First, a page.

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I'm sure this is silly and won't be terribly difficult to answer: can one climb atop a mountain or is it proper to say climb on top of. Or does it matter? I'm thinking the latter is correct.

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closed as general reference by Robusto, Mahnax, Kristina Lopez, John Lawler, cornbread ninja 麵包忍者 Jan 4 '13 at 3:56

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It's versus, not verses. And it's pronounced with a final S, not a Z. And neither one of those is correct. On top of and atop both mean situated on the top, not moving up the slope. –  John Lawler Jan 4 '13 at 1:57
    
One can stand atop, or on top of, something, but not climb atop. –  Mark Beadles Jan 4 '13 at 2:57
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@Mark: Of course you can - 100 writers in Google Books say someone "climbed atop the wall", for example. Voting to reopen. –  FumbleFingers Jan 6 '13 at 23:58
    
@FumbleFingers Interesting, and given your evidence I must concur. Learn something new about this tongue of ours every day! –  Mark Beadles Jan 7 '13 at 0:24
    
@Mark: To be honest, I thought atop was a quaint/fading/poetic usage, but apparently it's new(ish) and particularly taking off in the US. Weird. –  FumbleFingers Jan 7 '13 at 3:15

2 Answers 2

I don't think you would do either of these to a mountain, you would simply climb a mountain. Otherwise, they're interchangeable but atop is less used. Humpty Dumpty might sit atop a wall, but most other people would sit on top of one.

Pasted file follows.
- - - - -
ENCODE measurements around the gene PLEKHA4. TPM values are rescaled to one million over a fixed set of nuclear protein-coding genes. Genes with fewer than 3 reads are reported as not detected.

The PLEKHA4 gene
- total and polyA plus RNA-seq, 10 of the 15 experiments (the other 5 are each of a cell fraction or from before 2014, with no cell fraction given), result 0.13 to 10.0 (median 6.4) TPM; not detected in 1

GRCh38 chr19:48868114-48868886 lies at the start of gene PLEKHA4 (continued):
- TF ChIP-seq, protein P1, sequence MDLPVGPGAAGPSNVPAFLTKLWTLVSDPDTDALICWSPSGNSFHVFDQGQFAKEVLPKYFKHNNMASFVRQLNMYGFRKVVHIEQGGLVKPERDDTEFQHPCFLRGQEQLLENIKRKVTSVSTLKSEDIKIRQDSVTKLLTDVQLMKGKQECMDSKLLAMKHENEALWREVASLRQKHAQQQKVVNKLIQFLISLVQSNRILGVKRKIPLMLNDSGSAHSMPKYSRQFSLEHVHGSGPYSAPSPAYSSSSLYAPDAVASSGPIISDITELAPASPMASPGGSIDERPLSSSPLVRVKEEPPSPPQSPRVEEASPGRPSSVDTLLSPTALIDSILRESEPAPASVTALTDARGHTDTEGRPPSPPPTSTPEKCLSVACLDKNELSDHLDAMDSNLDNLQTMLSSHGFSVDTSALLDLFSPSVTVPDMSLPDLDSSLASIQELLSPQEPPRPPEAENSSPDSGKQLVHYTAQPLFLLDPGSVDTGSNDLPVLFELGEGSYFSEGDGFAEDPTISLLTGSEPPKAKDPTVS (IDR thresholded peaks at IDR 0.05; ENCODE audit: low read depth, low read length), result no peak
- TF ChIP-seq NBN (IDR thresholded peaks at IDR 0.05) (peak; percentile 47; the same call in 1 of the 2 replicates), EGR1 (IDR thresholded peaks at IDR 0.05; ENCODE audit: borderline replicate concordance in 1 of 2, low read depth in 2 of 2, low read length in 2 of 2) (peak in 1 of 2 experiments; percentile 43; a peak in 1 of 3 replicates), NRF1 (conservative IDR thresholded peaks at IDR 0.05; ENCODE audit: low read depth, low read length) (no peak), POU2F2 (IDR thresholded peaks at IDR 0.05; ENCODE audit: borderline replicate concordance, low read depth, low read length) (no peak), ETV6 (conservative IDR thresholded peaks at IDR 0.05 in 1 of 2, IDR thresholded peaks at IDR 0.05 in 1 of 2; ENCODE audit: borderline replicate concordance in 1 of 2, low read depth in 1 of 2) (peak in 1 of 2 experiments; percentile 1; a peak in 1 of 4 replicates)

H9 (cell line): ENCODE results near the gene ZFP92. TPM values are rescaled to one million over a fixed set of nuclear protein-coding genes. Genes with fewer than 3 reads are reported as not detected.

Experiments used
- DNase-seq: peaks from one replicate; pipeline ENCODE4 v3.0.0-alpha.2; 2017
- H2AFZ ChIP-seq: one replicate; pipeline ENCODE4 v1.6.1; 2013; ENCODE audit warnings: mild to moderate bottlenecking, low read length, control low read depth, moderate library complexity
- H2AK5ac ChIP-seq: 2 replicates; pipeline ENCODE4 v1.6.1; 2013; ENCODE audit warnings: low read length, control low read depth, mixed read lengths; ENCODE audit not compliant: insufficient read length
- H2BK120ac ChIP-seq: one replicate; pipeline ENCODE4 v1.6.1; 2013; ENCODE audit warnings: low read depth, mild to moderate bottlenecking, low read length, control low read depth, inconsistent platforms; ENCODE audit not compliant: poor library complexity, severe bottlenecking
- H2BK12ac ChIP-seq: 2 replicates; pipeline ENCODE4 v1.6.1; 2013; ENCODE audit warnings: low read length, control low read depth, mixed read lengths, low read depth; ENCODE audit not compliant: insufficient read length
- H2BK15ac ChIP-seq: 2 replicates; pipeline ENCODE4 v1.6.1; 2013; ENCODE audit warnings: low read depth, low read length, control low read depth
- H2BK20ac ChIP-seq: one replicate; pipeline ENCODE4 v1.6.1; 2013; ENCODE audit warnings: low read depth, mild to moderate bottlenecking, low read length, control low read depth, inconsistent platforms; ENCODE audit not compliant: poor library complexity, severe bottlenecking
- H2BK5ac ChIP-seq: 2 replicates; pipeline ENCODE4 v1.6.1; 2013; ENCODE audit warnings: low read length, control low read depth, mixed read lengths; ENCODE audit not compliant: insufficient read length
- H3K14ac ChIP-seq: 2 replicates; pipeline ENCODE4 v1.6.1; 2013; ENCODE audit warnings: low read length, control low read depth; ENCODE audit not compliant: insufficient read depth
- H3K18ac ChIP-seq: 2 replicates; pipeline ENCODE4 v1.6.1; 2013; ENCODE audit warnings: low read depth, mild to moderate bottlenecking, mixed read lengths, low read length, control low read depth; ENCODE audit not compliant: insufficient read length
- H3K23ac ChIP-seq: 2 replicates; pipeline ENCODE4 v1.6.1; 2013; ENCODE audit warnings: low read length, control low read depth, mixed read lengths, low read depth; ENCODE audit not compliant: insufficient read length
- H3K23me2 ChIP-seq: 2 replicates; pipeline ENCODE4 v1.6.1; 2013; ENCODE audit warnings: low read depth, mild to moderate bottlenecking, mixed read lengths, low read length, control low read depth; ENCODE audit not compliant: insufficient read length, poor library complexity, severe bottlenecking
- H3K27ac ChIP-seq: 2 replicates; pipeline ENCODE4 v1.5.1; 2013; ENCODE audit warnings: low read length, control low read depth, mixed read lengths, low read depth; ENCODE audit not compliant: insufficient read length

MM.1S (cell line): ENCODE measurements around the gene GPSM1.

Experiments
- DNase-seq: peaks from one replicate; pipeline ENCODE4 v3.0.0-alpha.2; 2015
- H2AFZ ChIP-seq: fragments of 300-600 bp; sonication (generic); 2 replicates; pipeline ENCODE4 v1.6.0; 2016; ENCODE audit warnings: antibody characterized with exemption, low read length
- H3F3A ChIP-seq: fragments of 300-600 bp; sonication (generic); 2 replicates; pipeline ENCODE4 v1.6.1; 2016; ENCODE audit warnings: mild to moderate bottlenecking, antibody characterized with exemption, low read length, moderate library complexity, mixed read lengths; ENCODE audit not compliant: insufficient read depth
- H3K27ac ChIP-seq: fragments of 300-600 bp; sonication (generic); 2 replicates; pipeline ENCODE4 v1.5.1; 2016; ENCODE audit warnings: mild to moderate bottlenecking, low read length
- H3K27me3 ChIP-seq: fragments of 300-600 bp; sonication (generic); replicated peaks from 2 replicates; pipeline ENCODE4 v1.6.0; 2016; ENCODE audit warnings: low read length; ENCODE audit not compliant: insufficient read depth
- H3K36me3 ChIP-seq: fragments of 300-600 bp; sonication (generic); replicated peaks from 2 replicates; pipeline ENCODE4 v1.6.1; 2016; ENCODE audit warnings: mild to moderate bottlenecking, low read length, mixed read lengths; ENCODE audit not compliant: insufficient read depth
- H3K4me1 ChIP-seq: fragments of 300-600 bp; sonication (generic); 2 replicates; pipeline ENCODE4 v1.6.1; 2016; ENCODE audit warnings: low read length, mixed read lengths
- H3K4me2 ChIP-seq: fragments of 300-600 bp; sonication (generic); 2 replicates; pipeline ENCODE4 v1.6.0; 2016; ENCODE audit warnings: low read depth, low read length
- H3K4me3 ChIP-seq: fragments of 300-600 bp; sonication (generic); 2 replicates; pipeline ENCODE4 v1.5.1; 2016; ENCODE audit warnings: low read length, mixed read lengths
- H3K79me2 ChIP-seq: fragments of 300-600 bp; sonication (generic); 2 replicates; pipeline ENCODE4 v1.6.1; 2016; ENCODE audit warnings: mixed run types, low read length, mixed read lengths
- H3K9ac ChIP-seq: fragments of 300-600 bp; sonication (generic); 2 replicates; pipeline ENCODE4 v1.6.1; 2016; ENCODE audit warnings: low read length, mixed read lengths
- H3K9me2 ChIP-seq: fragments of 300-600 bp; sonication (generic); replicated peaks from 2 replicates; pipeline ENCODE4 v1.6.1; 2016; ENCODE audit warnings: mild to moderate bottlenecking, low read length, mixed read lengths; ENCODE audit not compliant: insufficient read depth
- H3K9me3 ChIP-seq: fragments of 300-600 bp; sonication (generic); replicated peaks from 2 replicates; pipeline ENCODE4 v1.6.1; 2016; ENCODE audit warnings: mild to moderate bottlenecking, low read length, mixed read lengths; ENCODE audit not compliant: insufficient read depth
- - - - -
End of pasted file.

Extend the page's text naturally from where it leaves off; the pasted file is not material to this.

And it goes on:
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True, you wouldn't climb atop a mountain. But although I don't know exactly how he did it, Humpty Dumpty must have climbed atop the wall in order to sit on it. Unless he was lowered onto it by a crane. So far as I know, Lewis Carroll never actually told us how he got up there in the first place. –  FumbleFingers Jan 4 '13 at 3:12
    
Fair comment, though I was using it as an illustration that 'atop' is more whimsical –  Mynamite Jan 6 '13 at 23:18
    
Yeah - atop is definitely a bit dated/poetic. Not really in the "standard" spoken lexicon for many people - we mostly say on top of now. –  FumbleFingers Jan 6 '13 at 23:55

The standard idiom is that one climbs to the top of a mountain.

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True, you don't often climb atop a mountain - because it's just too big. But plenty of people have "climbed atop a table". I think it's inherent in climbing atop something that you get higher up and can thus see further. But I'm not sure climbers go up serious mountains for the view. –  FumbleFingers Jan 7 '13 at 0:11